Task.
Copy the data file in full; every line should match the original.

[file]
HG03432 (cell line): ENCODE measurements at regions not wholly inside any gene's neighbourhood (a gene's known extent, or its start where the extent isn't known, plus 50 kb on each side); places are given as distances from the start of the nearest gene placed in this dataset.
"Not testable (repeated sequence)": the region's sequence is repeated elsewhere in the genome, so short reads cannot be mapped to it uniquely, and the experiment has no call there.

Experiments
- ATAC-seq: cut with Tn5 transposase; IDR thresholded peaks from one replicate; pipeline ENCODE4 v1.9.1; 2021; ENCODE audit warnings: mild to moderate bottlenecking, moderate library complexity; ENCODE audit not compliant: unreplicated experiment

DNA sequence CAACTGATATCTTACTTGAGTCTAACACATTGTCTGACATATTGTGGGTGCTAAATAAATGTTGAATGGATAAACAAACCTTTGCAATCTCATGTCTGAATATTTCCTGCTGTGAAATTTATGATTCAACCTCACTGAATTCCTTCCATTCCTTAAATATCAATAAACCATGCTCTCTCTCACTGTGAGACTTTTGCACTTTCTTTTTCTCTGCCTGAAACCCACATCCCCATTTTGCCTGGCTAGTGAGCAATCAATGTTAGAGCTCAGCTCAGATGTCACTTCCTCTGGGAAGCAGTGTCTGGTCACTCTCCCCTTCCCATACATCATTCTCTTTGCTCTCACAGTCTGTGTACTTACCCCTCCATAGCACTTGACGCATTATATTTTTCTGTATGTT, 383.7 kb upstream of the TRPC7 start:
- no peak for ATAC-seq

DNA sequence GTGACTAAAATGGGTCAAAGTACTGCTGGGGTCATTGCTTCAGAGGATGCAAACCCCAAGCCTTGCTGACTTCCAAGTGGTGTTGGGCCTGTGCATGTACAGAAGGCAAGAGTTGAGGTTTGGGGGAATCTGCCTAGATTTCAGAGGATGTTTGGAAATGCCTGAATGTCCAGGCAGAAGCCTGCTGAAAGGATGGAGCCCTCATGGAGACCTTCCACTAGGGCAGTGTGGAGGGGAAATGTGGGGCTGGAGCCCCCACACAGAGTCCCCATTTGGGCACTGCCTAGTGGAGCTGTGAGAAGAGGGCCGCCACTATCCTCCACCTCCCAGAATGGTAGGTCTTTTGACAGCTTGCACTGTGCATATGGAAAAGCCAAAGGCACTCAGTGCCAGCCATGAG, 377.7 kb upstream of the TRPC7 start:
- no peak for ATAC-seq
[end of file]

HG03432 (cell line): ENCODE measurements at regions not wholly inside any gene's neighbourhood (a gene's known extent, or its start where the extent isn't known, plus 50 kb on each side); places are given as distances from the start of the nearest gene placed in this dataset.
"Not testable (repeated sequence)": the region's sequence is repeated elsewhere in the genome, so short reads cannot be mapped to it uniquely, and the experiment has no call there.

Experiments
- ATAC-seq: cut with Tn5 transposase; IDR thresholded peaks from one replicate; pipeline ENCODE4 v1.9.1; 2021; ENCODE audit warnings: mild to moderate bottlenecking, moderate library complexity; ENCODE audit not compliant: unreplicated experiment

DNA sequence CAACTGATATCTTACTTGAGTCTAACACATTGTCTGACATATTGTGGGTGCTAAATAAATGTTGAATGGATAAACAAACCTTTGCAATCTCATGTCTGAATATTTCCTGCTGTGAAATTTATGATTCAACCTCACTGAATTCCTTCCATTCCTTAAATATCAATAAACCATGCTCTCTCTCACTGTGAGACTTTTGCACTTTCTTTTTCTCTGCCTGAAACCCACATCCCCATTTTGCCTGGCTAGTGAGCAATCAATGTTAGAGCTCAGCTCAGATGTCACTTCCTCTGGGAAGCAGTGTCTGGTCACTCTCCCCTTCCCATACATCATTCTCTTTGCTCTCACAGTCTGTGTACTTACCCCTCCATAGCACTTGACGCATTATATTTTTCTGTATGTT, 383.7 kb upstream of the TRPC7 start:
- no peak for ATAC-seq

DNA sequence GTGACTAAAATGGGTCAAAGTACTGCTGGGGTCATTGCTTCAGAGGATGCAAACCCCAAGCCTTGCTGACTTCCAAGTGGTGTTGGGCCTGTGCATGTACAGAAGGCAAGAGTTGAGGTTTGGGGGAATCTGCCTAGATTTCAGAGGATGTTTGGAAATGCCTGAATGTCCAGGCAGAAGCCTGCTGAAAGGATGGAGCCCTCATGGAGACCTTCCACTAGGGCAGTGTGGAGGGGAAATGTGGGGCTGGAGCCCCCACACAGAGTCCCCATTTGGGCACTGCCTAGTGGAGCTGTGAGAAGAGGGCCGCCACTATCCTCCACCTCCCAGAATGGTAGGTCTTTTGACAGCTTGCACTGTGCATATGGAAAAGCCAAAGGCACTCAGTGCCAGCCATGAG, 377.7 kb upstream of the TRPC7 start:
- no peak for ATAC-seq